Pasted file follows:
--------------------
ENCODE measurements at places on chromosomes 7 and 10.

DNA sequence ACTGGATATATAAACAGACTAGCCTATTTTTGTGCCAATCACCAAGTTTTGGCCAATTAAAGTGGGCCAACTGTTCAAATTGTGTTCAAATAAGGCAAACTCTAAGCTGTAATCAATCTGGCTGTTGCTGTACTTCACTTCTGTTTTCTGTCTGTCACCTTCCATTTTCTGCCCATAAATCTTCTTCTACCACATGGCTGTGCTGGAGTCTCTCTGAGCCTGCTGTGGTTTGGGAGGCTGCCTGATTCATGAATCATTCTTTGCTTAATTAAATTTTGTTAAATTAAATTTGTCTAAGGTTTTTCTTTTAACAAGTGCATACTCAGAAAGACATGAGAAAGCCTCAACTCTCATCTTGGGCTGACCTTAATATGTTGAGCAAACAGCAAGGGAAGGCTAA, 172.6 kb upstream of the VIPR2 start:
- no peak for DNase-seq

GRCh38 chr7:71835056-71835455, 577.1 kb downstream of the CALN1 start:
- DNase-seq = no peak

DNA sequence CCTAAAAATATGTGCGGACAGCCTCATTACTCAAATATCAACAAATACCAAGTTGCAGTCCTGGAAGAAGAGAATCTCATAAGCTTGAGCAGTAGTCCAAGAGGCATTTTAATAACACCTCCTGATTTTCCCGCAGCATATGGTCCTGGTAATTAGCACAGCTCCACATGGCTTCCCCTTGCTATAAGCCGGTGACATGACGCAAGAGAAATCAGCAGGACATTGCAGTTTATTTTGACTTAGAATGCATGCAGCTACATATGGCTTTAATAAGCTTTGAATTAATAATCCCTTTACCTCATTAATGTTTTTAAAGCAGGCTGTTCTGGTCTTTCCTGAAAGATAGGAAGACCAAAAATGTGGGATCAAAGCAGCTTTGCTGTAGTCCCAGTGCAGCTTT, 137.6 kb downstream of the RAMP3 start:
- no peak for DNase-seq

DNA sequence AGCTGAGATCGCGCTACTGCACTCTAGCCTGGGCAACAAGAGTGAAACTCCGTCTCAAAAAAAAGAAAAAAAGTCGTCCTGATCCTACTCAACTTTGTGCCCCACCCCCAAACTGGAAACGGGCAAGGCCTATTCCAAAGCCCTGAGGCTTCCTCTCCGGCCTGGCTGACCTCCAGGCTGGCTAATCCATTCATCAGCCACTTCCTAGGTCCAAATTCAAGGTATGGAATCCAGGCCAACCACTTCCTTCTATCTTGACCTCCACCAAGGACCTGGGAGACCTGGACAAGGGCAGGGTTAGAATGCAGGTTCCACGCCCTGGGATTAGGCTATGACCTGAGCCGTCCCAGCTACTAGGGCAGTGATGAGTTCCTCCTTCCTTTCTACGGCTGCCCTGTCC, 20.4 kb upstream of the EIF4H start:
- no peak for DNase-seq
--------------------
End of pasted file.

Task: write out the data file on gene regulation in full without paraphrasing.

ENCODE measurements at places on chromosomes 7 and 10.

DNA sequence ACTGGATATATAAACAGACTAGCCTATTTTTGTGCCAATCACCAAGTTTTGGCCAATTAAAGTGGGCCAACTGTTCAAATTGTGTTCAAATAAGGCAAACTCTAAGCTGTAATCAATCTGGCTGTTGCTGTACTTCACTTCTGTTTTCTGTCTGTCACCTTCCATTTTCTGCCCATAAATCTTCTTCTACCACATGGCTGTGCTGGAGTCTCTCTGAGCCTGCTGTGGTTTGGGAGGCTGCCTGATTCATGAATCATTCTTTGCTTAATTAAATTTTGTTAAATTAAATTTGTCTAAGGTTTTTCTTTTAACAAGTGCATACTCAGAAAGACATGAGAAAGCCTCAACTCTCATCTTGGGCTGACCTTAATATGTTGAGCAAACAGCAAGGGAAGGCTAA, 172.6 kb upstream of the VIPR2 start:
- no peak for DNase-seq

GRCh38 chr7:71835056-71835455, 577.1 kb downstream of the CALN1 start:
- DNase-seq = no peak

DNA sequence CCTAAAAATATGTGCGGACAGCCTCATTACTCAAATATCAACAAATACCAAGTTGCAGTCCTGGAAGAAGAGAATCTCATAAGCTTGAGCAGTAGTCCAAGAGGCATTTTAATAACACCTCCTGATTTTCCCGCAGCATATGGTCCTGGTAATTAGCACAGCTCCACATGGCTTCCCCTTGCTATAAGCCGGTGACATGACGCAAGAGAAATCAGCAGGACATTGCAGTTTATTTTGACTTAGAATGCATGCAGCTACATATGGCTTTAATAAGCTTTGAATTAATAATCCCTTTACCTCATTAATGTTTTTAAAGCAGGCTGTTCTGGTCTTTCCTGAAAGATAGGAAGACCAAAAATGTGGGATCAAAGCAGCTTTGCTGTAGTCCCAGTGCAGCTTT, 137.6 kb downstream of the RAMP3 start:
- no peak for DNase-seq

DNA sequence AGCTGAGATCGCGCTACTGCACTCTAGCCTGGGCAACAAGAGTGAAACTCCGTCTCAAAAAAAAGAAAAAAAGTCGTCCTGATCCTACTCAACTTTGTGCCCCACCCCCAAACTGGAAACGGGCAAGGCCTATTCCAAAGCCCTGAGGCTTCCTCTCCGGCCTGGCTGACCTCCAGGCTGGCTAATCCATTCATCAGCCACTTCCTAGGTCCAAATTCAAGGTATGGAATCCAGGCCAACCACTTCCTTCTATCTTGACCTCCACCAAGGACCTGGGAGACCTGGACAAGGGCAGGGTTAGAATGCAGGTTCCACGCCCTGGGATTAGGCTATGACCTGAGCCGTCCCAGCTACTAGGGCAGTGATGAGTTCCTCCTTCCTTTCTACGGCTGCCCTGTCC, 20.4 kb upstream of the EIF4H start:
- no peak for DNase-seq